Of course there is a time to be still and know that God is God, to wait on and learn to be responsive to God. Solitude, stillness and silence have their place. And this surely includes the community of the faithful, as well as individual believers. But by and by we must continue to move on in God’s will, what we perceive of it, regardless of how we feel, or what we may be up against. Faith continues to move on in God’s will, come what may, in all its weakness, struggle, and yes, even doubt. We try to get all the help we can along the way: the prayers of friends, breakthroughs in our own lives through the impasse. But when it seems nothing has changed, we must continue on.
Jesus knew his end with the new beginning was near. It wasn’t easy, as we read in the gospels, what he went through on Holy Week. It was nothing less than the way of the cross, the way of suffering and death in God’s will. Of course through that came the glorious resurrection life, full of joy and peace in the love of God. We in Jesus, partakers of the resurrection life even here and now, but unlike him, not yet glorified, are called to deny ourselves, take up our crosses and follow Jesus, by the Spirit to follow his example. Right through the jaws of the enemy, not that we don’t seek to be wise in the face of danger. But of course our battle is spiritual. So that we can’t let the worst of that stop us from simply continuing on. God will help us; all is dependent on God’s grace in Jesus anyhow.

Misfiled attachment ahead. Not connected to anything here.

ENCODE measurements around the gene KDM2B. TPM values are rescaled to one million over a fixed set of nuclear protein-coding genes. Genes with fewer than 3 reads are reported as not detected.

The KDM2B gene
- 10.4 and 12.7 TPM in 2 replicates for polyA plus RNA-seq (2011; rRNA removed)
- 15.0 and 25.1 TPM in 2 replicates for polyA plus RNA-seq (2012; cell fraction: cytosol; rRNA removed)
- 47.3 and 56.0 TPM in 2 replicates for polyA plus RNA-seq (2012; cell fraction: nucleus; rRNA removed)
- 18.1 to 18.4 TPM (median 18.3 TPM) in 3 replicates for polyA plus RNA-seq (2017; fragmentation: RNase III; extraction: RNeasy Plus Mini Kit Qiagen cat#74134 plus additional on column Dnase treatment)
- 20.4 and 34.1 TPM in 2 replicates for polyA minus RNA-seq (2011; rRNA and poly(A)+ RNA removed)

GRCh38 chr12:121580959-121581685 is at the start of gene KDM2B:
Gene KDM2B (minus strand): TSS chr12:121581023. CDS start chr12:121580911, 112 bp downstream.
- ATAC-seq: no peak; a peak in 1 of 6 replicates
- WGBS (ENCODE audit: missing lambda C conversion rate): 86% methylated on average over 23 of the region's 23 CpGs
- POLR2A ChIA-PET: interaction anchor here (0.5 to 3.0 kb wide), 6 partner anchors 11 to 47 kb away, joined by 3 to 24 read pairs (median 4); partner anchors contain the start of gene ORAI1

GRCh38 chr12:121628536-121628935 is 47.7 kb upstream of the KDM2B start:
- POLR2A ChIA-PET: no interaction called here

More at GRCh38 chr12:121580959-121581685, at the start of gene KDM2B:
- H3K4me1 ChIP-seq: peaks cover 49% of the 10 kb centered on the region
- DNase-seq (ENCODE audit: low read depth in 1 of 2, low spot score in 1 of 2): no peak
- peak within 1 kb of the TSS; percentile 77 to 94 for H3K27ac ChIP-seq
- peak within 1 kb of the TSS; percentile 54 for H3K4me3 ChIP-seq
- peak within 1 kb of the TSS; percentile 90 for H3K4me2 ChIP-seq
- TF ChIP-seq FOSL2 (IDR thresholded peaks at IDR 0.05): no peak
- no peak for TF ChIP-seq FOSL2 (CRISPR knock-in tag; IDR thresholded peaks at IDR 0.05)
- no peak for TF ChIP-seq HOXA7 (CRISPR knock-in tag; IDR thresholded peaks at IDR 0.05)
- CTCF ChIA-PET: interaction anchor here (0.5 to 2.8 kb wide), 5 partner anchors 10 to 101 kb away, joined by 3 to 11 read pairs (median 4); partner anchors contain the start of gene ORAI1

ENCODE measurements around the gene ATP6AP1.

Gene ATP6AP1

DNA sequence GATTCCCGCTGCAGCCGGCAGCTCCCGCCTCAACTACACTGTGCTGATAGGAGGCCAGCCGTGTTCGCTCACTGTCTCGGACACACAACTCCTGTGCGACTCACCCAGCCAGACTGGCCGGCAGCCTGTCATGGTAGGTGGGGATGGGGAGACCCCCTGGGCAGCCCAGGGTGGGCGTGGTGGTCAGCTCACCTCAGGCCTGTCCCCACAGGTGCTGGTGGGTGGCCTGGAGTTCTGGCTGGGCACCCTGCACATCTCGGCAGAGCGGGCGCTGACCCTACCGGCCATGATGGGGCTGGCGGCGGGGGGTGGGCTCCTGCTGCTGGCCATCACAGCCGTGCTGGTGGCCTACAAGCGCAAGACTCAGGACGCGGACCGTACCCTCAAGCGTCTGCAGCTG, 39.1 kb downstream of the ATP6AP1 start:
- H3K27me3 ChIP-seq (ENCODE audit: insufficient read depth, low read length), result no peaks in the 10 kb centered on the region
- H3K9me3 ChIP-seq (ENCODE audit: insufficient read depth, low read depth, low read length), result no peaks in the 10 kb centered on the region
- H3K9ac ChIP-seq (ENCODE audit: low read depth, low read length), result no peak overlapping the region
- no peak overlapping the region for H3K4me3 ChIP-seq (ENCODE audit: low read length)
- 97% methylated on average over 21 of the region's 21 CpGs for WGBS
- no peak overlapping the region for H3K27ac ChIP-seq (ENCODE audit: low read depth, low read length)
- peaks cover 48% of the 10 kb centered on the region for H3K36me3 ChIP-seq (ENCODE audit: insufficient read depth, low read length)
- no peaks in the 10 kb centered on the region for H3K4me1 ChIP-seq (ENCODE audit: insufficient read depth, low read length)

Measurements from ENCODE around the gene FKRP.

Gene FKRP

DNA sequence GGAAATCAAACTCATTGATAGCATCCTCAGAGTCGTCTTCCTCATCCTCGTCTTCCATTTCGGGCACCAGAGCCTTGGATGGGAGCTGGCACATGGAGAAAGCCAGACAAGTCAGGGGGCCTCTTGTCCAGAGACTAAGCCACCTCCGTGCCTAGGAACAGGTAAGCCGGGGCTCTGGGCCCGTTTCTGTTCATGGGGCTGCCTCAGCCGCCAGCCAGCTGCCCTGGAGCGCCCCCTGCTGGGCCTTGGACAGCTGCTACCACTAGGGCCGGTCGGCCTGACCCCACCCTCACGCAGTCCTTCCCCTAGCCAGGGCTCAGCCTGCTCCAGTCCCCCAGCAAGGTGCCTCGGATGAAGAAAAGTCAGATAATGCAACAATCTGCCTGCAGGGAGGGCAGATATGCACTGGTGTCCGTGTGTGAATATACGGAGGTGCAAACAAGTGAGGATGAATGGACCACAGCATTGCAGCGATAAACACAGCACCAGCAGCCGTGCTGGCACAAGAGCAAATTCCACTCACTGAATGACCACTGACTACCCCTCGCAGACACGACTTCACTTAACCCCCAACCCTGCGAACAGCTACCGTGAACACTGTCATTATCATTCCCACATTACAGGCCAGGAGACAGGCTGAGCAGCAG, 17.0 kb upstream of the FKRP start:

It’s not a matter of God’s grace and human effort, but of God’s grace alone through which humans can make the effort needed. There are times when we have to count on that grace and move on. Yes, in the face of not only the enemy, but of personal defeat and sin. God’s grace knows no bounds. God is not only ready to forgive, but to cleasnse, as we confess our sin to him, and help us go on in his will. Even as Jesus did to the very end, for our salvation and the salvation of the world.